The special section finishes with three articles on different topics. The first of the contributions deals with optical mammographic tomography compensating for an angled chest wall in the reconstruction. The next paper presents a Raman spectroscopic study of an antimalarial drug, providing insight into the drug mechanism. Lastly Schelb et al. illustrate a fluorescence excitation method to be used with monolithically integrated all-polymer chips.
The editors would first like to thank all the lecturers and participants of the summer school Biophotonics ’11 for making the school a very fruitful and positive experience; the authors of all papers in this special section for their excellent contributions; and the many reviewers around the world who provided high-quality reviews of the manuscripts. Your dedicated efforts have made this high-quality special section possible. The editors would also like to thank the JBO publication staff, Rita Davis and Karolyn Labes in particular, for their invaluable support and prompt assistance in helping meet the JBO standards. Finally, the editors would like to thank Prof. Lihong Wang, Editor-in-Chief, for his never-ending support and stimulating encouragement during the entire process of making this special section.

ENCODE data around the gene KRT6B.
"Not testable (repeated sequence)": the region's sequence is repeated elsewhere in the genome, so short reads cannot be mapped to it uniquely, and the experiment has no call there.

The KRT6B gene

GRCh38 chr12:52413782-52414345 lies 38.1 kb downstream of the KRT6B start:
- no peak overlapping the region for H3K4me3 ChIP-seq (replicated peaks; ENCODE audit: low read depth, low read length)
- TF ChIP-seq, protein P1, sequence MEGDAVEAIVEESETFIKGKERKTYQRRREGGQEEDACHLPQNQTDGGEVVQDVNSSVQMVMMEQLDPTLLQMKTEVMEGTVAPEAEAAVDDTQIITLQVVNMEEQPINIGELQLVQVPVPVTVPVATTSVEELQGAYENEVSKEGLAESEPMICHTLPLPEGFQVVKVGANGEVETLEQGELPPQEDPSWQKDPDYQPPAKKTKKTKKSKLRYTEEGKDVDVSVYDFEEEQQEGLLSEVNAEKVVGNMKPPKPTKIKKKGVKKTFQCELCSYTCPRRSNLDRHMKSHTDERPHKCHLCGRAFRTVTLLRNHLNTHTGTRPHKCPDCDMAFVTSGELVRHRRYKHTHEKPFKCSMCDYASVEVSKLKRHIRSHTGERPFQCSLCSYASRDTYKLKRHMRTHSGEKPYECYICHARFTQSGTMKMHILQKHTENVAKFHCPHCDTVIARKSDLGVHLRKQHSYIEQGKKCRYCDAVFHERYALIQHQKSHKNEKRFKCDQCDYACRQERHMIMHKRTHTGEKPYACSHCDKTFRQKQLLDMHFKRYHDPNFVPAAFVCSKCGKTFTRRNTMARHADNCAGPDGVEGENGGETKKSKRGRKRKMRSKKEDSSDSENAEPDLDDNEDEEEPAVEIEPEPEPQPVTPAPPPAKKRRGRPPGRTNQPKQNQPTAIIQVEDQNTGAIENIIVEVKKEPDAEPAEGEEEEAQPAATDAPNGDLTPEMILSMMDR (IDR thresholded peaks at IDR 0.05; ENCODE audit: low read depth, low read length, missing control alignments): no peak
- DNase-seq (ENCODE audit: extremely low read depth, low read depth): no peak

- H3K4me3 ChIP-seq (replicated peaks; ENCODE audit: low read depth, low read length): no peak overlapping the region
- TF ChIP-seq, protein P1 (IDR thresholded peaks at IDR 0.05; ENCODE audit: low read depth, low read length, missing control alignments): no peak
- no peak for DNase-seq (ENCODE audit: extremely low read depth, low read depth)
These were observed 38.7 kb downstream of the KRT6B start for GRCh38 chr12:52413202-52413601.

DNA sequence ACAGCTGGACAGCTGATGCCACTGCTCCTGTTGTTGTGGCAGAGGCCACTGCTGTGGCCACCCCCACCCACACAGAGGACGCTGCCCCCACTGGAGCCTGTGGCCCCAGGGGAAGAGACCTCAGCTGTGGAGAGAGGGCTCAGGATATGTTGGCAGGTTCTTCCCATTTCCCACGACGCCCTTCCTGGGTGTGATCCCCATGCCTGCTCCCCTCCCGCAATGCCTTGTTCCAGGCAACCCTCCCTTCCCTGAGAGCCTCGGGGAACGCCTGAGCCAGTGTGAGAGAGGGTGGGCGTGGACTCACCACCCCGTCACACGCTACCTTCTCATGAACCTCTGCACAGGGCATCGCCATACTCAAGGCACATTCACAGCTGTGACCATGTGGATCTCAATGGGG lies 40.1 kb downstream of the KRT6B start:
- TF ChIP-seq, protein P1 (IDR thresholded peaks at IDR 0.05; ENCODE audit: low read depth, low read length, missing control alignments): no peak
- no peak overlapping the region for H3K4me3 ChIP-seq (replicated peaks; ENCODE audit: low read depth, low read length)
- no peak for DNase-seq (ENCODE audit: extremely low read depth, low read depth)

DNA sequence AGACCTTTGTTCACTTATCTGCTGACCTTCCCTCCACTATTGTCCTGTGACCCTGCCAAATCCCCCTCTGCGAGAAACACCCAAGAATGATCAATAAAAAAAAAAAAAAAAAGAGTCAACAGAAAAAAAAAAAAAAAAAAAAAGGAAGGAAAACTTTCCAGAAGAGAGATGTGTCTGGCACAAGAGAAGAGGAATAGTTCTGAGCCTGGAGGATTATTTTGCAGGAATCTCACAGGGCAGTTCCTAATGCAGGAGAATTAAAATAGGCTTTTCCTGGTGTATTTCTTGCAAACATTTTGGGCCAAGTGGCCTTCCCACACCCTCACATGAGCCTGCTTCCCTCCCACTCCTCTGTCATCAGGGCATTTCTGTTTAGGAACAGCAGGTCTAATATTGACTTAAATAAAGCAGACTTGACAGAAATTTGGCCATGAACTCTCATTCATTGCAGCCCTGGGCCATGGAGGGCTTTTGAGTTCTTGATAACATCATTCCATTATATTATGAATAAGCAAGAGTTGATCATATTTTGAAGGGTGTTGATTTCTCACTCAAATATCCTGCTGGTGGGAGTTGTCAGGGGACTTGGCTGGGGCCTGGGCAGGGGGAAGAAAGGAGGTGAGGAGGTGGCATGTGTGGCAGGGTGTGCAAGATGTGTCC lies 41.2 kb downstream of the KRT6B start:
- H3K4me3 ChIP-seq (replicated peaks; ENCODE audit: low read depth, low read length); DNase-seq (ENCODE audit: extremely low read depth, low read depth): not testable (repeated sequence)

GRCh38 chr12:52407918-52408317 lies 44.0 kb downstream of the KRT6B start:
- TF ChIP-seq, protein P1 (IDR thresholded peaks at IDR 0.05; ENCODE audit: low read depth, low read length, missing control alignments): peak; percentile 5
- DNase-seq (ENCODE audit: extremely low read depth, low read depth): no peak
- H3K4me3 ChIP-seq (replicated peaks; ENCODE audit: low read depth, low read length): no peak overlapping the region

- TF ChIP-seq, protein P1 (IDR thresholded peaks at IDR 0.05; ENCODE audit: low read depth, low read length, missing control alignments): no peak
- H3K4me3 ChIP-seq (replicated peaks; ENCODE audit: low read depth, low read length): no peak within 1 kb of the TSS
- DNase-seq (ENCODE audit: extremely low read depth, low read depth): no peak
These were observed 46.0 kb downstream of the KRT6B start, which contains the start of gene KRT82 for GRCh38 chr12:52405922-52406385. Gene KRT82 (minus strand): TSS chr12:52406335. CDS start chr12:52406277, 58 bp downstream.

E. M. Sevick-MuracaJ. C. Rasmussen, “Molecular imaging with optics: primer and case for near-infrared fluorescence techniques in personalized medicine,” J. Biomed. Opt. 13(4), 041303 (2008).JBOPFO1083-3668http://dx.doi.org/10.1117/1.2953185Google Scholar